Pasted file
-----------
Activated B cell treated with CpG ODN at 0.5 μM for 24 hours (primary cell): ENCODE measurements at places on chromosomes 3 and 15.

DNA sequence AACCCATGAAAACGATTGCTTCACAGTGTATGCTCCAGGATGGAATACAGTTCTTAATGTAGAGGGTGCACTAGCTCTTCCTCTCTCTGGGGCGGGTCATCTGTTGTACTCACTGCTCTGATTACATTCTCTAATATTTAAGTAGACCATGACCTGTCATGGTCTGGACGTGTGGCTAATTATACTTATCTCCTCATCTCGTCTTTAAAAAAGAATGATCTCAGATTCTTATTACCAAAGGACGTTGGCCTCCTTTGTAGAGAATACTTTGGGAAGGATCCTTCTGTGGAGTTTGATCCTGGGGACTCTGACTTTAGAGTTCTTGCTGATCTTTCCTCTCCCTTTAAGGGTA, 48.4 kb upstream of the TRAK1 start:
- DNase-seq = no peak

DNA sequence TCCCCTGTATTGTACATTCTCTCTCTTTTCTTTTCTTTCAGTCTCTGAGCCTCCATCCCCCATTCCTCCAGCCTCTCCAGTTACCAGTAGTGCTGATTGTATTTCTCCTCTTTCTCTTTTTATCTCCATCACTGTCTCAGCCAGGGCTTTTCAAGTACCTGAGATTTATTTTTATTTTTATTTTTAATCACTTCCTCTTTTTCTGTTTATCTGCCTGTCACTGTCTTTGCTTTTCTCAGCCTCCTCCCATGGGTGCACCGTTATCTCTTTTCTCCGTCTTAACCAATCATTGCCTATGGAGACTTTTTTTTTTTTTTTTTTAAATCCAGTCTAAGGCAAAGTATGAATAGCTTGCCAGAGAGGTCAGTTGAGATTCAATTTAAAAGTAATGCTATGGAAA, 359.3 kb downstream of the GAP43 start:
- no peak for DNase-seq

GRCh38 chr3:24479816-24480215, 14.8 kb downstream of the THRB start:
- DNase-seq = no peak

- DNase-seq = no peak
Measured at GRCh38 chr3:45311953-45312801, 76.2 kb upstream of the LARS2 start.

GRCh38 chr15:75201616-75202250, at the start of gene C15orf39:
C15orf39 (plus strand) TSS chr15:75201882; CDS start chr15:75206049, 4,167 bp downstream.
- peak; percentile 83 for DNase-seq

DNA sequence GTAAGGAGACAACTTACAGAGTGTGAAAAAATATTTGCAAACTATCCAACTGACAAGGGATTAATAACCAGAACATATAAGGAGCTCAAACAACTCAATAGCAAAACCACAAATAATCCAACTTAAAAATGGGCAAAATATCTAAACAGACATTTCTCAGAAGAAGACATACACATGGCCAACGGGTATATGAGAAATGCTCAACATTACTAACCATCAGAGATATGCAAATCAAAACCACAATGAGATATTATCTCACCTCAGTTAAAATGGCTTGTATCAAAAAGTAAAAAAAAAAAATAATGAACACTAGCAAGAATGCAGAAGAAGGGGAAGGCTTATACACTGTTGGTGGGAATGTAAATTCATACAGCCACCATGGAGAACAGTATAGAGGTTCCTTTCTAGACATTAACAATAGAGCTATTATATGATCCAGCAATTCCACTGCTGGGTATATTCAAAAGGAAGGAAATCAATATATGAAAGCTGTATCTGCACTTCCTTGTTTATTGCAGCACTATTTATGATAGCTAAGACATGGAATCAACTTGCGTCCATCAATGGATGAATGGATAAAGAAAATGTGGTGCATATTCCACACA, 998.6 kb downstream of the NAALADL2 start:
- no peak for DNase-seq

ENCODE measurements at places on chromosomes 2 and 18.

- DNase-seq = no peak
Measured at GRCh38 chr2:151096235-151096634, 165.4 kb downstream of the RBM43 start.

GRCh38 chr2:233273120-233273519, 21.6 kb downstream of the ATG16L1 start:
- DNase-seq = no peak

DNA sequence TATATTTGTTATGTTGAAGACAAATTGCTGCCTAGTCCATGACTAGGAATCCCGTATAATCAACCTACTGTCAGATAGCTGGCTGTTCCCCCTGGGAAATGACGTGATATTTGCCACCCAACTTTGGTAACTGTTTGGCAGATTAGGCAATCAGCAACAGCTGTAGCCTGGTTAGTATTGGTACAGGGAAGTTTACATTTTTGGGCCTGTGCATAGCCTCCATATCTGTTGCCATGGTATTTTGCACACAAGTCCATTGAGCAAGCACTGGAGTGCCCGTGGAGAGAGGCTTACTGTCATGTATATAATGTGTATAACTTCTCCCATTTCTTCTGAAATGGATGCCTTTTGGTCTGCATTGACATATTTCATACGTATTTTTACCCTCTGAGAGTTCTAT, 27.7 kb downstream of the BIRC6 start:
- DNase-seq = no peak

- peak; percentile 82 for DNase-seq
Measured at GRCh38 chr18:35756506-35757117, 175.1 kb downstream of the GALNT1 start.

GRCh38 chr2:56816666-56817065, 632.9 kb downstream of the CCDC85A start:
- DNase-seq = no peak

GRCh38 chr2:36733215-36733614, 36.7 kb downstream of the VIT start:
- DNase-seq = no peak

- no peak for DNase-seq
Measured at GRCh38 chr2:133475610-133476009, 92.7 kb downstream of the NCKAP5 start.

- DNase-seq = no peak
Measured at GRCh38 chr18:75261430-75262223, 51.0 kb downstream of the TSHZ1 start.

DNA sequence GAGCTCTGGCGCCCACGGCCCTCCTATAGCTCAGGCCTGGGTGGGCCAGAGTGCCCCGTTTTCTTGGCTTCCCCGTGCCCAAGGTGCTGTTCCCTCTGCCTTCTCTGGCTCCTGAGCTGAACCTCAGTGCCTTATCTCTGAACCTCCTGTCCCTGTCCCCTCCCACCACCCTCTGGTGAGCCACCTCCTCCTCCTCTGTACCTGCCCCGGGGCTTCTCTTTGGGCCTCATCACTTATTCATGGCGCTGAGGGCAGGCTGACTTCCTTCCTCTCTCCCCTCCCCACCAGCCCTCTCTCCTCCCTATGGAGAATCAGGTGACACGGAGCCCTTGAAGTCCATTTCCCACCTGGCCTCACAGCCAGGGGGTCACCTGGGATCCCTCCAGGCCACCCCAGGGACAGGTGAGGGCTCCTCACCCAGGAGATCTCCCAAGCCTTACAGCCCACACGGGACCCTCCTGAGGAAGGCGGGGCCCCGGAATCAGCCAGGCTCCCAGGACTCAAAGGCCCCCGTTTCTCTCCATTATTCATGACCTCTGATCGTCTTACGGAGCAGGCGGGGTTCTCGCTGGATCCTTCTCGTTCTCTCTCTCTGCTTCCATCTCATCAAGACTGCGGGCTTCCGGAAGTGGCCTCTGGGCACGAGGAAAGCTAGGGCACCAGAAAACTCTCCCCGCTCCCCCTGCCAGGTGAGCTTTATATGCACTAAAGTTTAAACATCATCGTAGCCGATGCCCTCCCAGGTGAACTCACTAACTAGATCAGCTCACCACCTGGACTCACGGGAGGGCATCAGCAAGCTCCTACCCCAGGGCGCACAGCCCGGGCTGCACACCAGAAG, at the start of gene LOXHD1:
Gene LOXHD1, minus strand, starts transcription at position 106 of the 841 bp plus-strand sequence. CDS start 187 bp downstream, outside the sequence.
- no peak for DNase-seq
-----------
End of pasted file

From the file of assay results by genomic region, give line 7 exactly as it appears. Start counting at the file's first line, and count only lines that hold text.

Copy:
- DNase-seq = no peak